Black comedy, home-invasion drama, psychological terror or thriller, no matter how you attempt to describe the foreign film, Parasite, the one constant you can’t ignore is how effective it is. This South Korean-subtitled movie tackles social issues while featuring an intellectual battle of the haves vs. the have nots, as the wealth-gap war is fought with the ultimate goal of survival lying in the balance.
Written and directed by Bong Joon-ho, there’s a fine line separating the economic divide in Korea. An elaborate plan is hatched as a poor family slowly earns the trust of a rich one, wriggling their way into their lives, foolishly becoming its most trusted allies, while learning to become irreplaceable, just like a parasite lurking beneath the surface. About the mid-way point of this economic horror film, the entire family of con artists finally realizes they can’t make this charade last forever, as more lies are built upon lies in order for them to hopefully climb the economic social ladder. Here is where a secret underground bunker is discovered and the storyline gets even more layers, as the gullible, naïve and rich family’s trust chain slowly erodes away.
Part ghost story, slasher and eventually a haunted-house tale, the last half of the movie is sinister… ultimately depicting a story about earning respect. Much like Get Out, the big reveal is at a formal gathering, but Parasite feels like it’s got a stronger spiritual connection to Jordan Peele’s other horror movie, Us (although I recently watched Beneath the Planet of the Apes, and even that theme feels somewhat similar).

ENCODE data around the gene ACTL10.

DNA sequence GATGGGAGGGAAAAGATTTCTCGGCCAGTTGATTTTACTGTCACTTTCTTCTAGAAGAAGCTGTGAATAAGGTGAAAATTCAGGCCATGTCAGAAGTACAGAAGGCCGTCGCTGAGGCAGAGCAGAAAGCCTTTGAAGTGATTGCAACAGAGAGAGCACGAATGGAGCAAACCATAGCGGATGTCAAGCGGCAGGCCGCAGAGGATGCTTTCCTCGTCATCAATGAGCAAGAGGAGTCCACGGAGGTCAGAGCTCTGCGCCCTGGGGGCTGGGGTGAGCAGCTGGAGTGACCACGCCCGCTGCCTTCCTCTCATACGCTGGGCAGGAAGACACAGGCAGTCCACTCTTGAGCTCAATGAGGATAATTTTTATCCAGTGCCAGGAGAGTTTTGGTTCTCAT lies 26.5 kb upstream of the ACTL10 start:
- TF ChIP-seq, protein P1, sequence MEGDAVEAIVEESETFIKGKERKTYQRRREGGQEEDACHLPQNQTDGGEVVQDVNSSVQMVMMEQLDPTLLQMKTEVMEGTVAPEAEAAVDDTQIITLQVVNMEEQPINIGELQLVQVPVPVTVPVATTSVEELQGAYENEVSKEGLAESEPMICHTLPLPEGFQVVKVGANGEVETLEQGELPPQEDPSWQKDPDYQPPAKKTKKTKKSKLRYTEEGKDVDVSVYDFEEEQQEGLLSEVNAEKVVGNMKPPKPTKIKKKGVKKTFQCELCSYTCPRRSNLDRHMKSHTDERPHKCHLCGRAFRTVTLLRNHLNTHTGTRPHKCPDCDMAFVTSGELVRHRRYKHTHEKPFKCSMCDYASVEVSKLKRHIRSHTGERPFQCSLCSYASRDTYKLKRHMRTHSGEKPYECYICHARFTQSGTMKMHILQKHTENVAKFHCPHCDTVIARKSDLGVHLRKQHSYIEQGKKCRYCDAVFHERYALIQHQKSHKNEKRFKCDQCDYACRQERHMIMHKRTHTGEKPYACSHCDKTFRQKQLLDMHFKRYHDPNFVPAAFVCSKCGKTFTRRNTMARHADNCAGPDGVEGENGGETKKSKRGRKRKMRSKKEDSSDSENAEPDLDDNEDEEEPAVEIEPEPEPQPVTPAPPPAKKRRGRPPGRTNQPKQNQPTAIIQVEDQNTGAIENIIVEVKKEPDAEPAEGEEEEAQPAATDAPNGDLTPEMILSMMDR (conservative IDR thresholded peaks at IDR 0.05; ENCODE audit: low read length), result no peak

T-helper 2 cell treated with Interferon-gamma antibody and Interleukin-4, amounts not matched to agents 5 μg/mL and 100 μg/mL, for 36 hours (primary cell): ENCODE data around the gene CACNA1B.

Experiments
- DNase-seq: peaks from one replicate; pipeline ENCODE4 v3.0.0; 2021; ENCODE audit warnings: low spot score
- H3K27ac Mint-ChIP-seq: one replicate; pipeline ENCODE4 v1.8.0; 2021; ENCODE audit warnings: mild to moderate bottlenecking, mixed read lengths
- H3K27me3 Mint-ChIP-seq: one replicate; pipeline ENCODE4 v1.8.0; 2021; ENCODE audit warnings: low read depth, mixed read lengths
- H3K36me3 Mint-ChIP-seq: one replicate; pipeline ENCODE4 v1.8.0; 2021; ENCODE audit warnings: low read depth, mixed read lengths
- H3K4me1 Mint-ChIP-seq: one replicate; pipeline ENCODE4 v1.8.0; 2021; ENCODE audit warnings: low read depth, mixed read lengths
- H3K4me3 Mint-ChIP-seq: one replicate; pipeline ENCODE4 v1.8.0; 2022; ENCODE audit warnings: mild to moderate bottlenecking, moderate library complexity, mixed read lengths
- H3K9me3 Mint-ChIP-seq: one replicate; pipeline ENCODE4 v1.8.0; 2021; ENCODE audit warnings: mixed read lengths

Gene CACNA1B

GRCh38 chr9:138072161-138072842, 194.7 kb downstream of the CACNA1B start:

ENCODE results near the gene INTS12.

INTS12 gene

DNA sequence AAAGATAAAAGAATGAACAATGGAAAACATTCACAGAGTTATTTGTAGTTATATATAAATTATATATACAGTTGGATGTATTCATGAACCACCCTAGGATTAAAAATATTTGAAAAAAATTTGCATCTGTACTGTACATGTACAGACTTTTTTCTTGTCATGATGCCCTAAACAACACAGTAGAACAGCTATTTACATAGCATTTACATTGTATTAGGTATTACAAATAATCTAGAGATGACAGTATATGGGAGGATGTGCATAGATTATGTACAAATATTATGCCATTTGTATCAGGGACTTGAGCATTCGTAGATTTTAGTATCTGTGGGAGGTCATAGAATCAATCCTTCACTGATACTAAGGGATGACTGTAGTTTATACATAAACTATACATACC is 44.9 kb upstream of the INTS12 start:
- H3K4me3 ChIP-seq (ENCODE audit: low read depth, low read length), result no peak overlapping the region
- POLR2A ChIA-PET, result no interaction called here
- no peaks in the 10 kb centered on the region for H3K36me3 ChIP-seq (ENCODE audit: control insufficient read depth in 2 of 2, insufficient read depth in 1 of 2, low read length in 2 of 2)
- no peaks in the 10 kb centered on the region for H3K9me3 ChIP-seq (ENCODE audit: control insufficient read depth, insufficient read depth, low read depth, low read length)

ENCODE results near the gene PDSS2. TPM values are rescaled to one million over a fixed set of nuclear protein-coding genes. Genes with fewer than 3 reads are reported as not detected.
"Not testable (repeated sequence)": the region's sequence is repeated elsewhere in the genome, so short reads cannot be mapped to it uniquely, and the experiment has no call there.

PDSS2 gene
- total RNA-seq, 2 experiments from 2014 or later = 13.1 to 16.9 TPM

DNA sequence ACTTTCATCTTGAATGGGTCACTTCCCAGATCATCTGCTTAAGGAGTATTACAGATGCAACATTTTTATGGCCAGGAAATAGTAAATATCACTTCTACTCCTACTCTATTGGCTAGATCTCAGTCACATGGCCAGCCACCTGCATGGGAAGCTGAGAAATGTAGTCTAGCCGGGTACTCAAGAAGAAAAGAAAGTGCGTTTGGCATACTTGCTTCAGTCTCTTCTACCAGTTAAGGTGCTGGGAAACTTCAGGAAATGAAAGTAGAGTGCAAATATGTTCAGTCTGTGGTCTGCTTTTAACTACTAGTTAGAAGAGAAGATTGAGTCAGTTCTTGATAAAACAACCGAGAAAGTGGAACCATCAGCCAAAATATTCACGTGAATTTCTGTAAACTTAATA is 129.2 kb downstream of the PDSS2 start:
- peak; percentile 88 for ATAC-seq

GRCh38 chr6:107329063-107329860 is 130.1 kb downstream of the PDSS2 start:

The antagonists are definitely sympathetic and at times the protagonists become the bad guys, dependent upon the situation. Parasite is definitely a complicated, twisted tale, one which I hope everyone will see very soon. Survival is a family affair for these sneaky characters, as their hidden nature becomes creepy and ultimately leads to their downfall, no longer are they hiding in plain sight.
The story’s politics never beat the issues into your head, although there’s definitely a few unflattering North Korean provocation references made by its southern neighbors, in a verbal battle of intimidation that’s satirized at times.
Winner of the 2019 Palme d’Or (the highest honor at the Cannes Film Festival), Parasite is nominated for three major Golden Globes, as well as a Screen Actors Guild Award nom for outstanding performance by a cast. I have a strong feeling that as more people watch this, its cinematic recognition will follow. I really hope the awards show voters don’t discount this movie because it’s a foreign film and stick with name recognition, as those domestic bigger-budget productions were mostly let-downs in 2019. I also hope that the notion of winning the Best Picture statue for a horror movie isn’t a huge stretch. Parasite could — AND SHOULD — eventually rack up some Oscar wins this year and I will definitely be pulling for the production as the underdog that beats the big boys at their own game this year.